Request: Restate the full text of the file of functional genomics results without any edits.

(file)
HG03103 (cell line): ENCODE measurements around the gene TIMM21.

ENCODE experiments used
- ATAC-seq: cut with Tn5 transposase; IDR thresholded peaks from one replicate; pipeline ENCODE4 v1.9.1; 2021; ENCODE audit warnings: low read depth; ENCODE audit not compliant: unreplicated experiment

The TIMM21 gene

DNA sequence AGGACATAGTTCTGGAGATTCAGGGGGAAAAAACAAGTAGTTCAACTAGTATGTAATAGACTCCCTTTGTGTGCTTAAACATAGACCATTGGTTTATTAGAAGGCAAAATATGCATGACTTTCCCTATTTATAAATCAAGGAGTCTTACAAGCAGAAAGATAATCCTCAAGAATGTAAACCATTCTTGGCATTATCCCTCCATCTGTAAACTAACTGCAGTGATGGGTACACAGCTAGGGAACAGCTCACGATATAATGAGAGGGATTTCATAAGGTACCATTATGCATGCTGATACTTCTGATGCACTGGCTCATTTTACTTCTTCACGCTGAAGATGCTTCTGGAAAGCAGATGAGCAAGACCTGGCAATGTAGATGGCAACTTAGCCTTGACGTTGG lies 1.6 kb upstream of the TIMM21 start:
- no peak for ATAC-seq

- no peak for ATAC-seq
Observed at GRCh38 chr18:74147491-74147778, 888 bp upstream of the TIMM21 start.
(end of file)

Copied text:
HG03103 (cell line): ENCODE measurements around the gene TIMM21.

ENCODE experiments used
- ATAC-seq: cut with Tn5 transposase; IDR thresholded peaks from one replicate; pipeline ENCODE4 v1.9.1; 2021; ENCODE audit warnings: low read depth; ENCODE audit not compliant: unreplicated experiment

The TIMM21 gene

DNA sequence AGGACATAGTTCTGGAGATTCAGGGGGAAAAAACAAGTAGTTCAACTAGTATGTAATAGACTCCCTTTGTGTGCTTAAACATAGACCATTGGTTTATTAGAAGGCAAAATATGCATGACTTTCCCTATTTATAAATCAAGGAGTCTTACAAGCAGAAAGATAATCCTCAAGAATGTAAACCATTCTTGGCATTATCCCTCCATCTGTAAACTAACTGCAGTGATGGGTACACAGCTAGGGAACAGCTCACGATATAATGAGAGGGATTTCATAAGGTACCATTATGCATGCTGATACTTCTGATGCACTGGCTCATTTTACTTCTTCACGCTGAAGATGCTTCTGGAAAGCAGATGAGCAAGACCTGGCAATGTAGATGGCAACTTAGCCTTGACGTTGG lies 1.6 kb upstream of the TIMM21 start:
- no peak for ATAC-seq

- no peak for ATAC-seq
Observed at GRCh38 chr18:74147491-74147778, 888 bp upstream of the TIMM21 start.